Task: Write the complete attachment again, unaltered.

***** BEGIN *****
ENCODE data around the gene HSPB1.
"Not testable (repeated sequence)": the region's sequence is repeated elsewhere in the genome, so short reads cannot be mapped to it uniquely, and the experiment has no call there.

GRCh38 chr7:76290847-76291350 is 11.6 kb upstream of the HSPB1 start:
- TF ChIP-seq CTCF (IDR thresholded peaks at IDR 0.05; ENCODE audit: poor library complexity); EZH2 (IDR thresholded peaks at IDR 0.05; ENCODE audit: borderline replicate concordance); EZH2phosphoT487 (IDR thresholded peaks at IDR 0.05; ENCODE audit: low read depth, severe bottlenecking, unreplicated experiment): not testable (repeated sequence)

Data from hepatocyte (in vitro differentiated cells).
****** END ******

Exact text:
ENCODE data around the gene HSPB1.
"Not testable (repeated sequence)": the region's sequence is repeated elsewhere in the genome, so short reads cannot be mapped to it uniquely, and the experiment has no call there.

GRCh38 chr7:76290847-76291350 is 11.6 kb upstream of the HSPB1 start:
- TF ChIP-seq CTCF (IDR thresholded peaks at IDR 0.05; ENCODE audit: poor library complexity); EZH2 (IDR thresholded peaks at IDR 0.05; ENCODE audit: borderline replicate concordance); EZH2phosphoT487 (IDR thresholded peaks at IDR 0.05; ENCODE audit: low read depth, severe bottlenecking, unreplicated experiment): not testable (repeated sequence)

Data from hepatocyte (in vitro differentiated cells).